As a power rating by the manufacturer using standard test conditions (25°C), this will typically correspond to
88 A x 34 V (25°C)
= 3.0 kW as a manufacturer’s rating.
However, if an MPPT is used, we cannot make assumptions about the operating voltage of the array, since the MPPT will adjust it to the maximum power point. Accordingly, we need to look at the efficiency of the array at the maximum power point (^mp), which is a function of the array’s cell temperature (Tc) and the array efficiency (qr), which should be given by the manufacturer. That is
nmp = nr[1 – C {Tc – Tr)] (G.5)
where Cr is the maximum power coefficient of variation with temperature (typically 0.005 °C1) and Tr is the reference temperature.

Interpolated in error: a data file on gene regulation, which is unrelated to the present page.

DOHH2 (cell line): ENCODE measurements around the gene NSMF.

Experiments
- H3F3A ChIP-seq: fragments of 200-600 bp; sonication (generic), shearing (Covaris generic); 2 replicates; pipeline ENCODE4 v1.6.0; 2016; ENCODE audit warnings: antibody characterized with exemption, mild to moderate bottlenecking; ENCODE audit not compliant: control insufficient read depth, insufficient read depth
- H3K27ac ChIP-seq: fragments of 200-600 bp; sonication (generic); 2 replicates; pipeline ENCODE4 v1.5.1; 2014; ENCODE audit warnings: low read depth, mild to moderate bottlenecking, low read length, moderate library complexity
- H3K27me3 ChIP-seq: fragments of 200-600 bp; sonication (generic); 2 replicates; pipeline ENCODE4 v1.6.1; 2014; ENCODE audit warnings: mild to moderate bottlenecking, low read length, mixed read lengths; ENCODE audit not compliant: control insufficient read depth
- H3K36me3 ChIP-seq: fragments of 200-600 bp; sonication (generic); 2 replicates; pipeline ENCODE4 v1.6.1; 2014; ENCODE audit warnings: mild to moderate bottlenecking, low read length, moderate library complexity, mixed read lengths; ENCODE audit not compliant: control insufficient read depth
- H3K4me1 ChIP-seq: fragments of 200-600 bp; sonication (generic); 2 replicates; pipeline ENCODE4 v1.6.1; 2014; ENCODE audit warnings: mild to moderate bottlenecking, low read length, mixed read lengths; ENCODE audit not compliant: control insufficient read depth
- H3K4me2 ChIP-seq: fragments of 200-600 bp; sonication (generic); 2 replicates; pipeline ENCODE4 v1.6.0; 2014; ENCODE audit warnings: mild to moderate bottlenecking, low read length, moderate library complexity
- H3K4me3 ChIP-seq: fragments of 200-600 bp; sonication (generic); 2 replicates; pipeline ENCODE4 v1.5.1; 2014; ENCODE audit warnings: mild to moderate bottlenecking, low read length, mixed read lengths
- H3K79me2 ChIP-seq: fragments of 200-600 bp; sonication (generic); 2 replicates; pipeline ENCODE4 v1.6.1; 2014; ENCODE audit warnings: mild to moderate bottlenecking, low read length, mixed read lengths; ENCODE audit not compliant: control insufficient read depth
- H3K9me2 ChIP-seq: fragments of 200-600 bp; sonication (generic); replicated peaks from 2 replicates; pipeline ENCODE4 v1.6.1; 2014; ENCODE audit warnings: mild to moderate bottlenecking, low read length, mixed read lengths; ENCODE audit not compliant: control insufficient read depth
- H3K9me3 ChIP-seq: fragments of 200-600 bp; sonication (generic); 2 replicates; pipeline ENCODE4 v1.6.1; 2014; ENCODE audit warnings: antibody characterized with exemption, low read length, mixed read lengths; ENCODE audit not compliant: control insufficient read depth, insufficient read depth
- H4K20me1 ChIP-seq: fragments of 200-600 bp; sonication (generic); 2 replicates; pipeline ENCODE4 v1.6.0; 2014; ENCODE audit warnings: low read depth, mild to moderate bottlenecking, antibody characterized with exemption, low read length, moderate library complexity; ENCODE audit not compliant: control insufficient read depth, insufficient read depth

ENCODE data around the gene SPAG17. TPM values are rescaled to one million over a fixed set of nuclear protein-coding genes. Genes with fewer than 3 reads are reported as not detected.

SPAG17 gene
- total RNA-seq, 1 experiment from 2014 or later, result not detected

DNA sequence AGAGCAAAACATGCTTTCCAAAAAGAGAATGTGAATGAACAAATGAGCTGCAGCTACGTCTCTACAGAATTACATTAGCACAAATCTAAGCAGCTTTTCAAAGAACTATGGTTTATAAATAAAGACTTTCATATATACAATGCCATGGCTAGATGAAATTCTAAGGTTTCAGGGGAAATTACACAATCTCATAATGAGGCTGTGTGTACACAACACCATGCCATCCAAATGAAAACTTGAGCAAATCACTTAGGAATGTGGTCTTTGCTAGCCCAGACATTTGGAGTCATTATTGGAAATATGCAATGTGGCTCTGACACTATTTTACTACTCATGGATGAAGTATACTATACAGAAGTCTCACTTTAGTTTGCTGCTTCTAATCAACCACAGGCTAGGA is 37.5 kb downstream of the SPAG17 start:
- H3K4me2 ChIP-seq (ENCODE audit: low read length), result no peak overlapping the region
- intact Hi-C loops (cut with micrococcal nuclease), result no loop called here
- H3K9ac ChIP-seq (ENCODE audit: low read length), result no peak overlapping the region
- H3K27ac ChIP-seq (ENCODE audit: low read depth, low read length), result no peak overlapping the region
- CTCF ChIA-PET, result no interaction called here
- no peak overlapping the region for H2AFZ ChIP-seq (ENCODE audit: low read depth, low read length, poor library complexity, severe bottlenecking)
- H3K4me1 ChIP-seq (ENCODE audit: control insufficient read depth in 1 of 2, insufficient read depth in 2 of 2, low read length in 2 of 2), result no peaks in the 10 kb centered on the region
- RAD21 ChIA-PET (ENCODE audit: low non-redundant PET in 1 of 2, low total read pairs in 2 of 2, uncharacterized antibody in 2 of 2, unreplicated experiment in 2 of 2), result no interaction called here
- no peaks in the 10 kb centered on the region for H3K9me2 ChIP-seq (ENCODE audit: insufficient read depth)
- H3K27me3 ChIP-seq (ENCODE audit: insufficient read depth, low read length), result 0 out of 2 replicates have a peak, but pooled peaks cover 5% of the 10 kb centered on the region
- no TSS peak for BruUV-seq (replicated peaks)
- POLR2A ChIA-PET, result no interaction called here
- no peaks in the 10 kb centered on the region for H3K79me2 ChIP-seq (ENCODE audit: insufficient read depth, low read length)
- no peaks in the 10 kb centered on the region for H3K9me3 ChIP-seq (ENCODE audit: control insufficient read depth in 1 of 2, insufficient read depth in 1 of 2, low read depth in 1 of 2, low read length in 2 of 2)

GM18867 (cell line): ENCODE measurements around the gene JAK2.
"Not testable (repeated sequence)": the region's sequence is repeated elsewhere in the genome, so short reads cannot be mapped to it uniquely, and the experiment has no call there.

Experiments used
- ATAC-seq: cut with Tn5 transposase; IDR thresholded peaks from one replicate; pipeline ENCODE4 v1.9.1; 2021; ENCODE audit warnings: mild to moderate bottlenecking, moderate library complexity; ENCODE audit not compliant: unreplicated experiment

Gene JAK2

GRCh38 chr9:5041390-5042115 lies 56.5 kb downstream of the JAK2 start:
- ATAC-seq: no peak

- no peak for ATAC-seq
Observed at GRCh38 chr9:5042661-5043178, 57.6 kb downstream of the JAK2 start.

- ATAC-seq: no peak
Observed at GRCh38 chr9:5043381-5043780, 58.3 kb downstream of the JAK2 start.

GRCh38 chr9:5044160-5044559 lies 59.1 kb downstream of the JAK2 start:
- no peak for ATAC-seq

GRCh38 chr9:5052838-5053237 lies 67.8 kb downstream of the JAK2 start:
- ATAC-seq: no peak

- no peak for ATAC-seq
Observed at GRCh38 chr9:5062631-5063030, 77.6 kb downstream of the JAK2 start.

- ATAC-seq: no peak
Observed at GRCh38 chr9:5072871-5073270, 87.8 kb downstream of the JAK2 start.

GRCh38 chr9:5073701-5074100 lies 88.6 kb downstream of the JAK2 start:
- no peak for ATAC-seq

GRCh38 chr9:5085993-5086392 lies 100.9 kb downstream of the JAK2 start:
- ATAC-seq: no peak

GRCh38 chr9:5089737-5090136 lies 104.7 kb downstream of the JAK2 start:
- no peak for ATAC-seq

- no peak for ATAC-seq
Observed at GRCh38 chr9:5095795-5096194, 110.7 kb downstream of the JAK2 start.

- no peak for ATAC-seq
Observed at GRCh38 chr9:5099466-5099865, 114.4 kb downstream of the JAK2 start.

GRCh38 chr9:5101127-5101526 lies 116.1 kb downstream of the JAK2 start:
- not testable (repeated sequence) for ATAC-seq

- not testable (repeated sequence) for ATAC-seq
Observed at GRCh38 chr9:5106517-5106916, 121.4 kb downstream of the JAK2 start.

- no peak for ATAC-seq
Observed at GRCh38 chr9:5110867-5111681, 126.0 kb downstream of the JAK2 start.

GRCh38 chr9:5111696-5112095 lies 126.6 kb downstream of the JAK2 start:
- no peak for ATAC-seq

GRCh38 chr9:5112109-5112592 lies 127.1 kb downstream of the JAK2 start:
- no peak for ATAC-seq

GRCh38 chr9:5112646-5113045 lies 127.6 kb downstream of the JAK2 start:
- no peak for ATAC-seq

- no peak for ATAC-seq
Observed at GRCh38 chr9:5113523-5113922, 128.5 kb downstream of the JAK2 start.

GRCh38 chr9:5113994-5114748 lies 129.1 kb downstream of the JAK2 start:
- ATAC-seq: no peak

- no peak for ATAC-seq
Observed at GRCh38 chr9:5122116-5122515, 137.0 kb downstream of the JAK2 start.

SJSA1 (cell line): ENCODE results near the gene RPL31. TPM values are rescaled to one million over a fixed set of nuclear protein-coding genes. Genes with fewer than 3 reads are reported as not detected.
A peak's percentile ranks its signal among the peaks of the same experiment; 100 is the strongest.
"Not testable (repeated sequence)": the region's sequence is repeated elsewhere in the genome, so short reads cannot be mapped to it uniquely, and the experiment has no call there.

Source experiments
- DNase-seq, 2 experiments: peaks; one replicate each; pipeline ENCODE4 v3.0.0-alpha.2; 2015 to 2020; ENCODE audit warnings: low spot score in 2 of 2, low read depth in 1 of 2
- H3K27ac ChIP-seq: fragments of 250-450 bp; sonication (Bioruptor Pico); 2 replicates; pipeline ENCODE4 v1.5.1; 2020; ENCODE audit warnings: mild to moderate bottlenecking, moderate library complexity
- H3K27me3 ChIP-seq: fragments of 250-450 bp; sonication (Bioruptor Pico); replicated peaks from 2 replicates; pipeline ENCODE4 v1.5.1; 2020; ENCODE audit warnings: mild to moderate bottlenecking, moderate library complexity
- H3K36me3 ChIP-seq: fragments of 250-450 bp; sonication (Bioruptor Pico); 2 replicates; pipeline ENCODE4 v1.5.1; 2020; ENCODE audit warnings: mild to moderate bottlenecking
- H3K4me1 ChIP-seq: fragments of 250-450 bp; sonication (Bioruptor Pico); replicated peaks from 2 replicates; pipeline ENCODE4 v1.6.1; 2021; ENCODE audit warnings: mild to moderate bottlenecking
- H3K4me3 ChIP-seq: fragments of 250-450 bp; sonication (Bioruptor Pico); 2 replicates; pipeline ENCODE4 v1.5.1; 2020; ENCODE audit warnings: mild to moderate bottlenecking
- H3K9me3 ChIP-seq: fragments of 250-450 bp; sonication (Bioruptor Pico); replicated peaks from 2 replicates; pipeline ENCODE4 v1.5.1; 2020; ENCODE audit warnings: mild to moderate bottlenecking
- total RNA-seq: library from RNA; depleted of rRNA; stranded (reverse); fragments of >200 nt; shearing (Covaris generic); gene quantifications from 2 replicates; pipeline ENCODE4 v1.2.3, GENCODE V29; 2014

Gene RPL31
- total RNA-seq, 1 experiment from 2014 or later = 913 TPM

Depending on the site, at latitude 30°N, a typical ambient temperature during a winter’s day will be 10°C and the array will operate at approximately 20°C above ambient. Assuming the manufacturer quotes and array efficiency of 10% at a reference temperature of 25°C, then
nmp = 10.0 x (1 – 0.005 x (30.0 – 25.0))
= 9.75% efficiency.
The resulting array area required will be given by Eqn. (G.3), where щіп (the insolationtostorage efficiency) is given by
Vin Vmp X Vbat X Vmppt X D X SD (G.6)
where qmppt is the MPPT efficiency (typically 95%). Therefore
rjin = 0.0975 x 0.85 x 0.95 x 0.90 = 0.071
and, from Eqn. (G.3)
A = 5000/(4300 x 0.071 x 0.72)
= 22.8 m2
or, in terms of the manufacturer’s ratings (at 25°C)
array rating = 1000 W/m2 x 0.10 x 22.8 m2 = 2.28 kWp.
This compares to the 3.0 kWp rating required without the MPPT. A trade off obviously exists between cost, system complexity, system efficiency and reliability.
These calculations have been done on the basis of design 2 and can be simply repeated for designs 1, 3 and 4 by using the appropriate nomograms, which will give different values for POA and S. This is shown in Table G.2.
Table G.2. Planeofarray design insolations as a function of storage (S). ______________ planeof array insolation (kWh/m2/day)___________________________